This is completely wrong. It was Russell who identified the kind of self-referential paradox you invoke, and this has very little to do with Godel's conclusions.

E.g. you can define integers using set theory and some simple axioms. But there are plenty of things that are provably true about integers that you cannot deduce from the axioms. You prove them by using other theories (e.g. group theory) and demonstrating that integers meet your other axioms.

In other words, if you gave a computer the integer axioms it could deduce a fairly small subset of the things we know about integers. If you gave the computer group theory as well it could deduce some more things. And so on. But where do the new theories come from? Not from a theorem proving machine.

This point has some interesting philosophical implications about how the brain works. In particular, the brain is not a Turing machine.

Re:Uh ... (1)

caramelcarrot (778148) | more than 5 years ago | (#25211061)

Firstly, those have nothing to do with this. Godel's theorem merely proves that there exists unprovable theorems that are true. In fact, Godel's theorem actually uses the fact that theorems can be verified in finite time - you just go line by line down the proof and check that it uses the axioms appropriately. This is a repository of theorems that are confirmable.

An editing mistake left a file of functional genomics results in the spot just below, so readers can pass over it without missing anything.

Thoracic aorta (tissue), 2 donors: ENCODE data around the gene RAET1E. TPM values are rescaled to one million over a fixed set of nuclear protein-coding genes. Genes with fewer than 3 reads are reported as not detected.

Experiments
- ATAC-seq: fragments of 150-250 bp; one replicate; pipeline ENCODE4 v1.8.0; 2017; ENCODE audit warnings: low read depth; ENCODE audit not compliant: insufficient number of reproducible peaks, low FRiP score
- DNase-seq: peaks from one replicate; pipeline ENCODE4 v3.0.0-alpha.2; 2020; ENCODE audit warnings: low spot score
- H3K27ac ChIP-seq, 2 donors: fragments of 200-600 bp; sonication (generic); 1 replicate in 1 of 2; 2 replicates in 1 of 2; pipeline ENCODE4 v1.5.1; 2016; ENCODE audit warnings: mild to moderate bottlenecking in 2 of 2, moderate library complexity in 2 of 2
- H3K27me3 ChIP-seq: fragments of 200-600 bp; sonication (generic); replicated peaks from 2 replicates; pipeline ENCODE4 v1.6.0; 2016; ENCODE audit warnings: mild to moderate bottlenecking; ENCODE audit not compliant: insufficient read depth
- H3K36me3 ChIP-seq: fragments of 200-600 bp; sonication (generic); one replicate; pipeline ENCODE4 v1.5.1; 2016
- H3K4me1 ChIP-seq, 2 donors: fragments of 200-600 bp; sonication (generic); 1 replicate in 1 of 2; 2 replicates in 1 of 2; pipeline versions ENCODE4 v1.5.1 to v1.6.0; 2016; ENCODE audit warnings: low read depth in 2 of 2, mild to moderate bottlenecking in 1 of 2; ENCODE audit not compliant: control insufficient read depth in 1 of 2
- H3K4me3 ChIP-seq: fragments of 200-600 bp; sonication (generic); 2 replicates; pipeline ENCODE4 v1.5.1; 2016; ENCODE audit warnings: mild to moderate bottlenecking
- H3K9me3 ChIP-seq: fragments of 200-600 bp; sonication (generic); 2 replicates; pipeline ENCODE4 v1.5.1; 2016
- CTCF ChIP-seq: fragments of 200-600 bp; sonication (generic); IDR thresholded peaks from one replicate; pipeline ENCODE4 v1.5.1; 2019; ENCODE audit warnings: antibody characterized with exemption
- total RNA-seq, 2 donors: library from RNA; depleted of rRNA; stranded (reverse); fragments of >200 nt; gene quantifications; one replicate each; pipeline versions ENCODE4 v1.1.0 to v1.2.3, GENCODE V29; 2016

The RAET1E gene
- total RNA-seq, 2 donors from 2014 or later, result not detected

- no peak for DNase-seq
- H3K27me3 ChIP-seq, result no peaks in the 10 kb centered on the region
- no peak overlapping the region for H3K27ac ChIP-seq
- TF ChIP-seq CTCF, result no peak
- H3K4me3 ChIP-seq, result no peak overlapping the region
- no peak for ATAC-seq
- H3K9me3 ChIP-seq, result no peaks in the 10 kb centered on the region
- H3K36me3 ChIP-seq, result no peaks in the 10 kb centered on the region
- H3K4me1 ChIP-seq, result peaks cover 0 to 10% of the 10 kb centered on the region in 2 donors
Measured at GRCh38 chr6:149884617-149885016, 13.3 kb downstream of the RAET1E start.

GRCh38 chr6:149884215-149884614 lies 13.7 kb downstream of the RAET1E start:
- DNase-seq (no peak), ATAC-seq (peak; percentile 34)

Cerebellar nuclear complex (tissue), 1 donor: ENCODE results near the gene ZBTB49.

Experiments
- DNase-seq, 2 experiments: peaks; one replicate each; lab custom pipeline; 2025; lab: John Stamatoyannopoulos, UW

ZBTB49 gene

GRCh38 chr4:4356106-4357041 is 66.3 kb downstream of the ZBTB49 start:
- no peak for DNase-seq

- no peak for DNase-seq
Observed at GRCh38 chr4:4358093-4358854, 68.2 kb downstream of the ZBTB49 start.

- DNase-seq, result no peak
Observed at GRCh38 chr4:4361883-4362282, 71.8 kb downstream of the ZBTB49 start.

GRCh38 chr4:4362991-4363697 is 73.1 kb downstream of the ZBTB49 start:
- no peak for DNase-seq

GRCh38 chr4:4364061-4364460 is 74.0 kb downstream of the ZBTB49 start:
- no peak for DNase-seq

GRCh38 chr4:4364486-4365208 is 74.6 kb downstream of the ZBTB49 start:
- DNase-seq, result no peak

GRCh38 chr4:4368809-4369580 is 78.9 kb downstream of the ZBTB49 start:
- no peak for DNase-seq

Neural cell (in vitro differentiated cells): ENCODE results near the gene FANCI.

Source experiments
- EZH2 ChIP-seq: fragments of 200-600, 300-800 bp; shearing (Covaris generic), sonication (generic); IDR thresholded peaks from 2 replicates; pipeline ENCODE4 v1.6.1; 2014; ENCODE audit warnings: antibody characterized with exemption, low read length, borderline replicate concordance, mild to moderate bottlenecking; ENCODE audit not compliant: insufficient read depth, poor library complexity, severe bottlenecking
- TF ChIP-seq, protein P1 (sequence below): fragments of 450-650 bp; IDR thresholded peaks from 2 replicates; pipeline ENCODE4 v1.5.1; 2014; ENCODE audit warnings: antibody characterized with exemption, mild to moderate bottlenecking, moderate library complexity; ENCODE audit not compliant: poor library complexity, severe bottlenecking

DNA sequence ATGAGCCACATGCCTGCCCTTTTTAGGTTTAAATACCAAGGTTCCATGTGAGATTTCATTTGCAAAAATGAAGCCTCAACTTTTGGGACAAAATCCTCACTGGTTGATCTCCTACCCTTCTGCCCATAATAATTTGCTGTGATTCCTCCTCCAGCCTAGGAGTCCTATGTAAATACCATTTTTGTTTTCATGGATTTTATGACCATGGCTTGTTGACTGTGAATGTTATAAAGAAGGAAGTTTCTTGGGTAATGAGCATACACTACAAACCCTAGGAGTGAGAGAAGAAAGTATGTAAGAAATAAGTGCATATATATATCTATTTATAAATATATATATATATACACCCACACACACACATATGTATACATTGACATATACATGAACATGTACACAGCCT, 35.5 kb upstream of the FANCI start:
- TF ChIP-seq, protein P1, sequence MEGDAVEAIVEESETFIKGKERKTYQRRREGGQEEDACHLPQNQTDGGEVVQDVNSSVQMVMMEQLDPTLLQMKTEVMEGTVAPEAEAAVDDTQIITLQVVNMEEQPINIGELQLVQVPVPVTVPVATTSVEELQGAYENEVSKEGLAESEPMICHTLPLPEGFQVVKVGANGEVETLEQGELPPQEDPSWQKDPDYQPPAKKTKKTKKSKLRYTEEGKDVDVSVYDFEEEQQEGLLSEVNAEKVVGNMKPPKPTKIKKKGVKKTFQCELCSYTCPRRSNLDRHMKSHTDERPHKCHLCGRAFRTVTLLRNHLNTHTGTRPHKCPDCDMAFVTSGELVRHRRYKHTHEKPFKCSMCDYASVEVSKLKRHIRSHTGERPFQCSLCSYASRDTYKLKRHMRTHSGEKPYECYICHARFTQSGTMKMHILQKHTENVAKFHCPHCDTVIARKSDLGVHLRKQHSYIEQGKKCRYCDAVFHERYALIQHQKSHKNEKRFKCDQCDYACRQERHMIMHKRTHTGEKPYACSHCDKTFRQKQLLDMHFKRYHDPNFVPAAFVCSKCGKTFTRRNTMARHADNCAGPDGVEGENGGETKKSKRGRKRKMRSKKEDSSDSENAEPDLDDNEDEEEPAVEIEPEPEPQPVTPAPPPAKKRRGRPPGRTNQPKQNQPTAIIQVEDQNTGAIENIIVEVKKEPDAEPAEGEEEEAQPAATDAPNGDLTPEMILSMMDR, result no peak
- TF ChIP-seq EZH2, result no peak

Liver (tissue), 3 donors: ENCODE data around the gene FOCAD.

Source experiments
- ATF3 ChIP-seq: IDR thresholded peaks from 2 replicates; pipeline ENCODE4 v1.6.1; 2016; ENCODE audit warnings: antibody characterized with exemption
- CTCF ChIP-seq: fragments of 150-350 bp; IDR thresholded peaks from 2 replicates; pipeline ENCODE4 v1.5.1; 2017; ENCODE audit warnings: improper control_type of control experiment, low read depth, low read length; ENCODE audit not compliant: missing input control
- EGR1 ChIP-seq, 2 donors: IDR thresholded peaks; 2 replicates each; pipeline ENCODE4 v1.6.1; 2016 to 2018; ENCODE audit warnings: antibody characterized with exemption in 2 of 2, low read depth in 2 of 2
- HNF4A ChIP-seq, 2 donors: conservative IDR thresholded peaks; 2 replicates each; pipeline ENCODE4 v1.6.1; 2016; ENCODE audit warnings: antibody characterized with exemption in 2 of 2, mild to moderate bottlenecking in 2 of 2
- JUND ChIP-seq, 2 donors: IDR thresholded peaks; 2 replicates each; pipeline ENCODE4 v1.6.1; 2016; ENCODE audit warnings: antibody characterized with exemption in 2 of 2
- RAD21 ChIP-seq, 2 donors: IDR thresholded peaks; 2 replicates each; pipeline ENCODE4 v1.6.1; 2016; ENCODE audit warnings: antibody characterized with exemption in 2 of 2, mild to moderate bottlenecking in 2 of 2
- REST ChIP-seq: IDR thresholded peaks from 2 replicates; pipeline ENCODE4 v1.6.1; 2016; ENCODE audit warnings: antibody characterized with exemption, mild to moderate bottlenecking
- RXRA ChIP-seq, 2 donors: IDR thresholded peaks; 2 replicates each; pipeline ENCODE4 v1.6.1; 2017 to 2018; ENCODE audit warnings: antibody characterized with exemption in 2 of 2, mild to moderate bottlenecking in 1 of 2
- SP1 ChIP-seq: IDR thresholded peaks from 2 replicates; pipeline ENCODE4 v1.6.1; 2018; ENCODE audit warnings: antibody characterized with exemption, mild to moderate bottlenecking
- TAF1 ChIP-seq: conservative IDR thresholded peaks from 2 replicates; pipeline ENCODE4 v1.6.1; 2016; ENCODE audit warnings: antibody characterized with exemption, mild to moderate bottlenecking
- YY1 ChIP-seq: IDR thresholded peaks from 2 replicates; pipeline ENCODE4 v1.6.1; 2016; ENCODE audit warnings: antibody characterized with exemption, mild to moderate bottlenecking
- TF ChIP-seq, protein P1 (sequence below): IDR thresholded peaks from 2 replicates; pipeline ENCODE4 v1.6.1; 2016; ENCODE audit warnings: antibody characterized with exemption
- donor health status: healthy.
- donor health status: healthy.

Re:Uh ... (0)

Anonymous Coward | more than 5 years ago | (#25211297)

Actually, I think the incompleteness line of argument here would be to object to this clip (which maybe I am reading wrong):
"...wiki will state all of known mathematics in a machine-readable language and verify all theorems for correctness, "

Now, the issue is that this is not guaranteed to possible, correct? Because nobody as of yet has walked around yet and taken the time to reduce every proof to a formal system. In fact, I've never met a mathematician who has done that for any proof, ever. So we have no idea whether or not, in a given system, we have or have not proved informally a theorem that is unprovable in that system formally.

Unless you restrict "known mathematics" to mean only mathematics that have been formalized so far. Which would be fine, but that's a whole different affair.

Also, to someone above, I don't think there is any promise that the ONLY unprovable theorems are the weird self-referential ones. We prove that the set of unprovable truths is nonempty via construction of a self-describing theorem, but whether or not there are other members in that set is a different question.

Re:Uh ... (1)

Free the Cowards (1280296) | more than 5 years ago | (#25211811)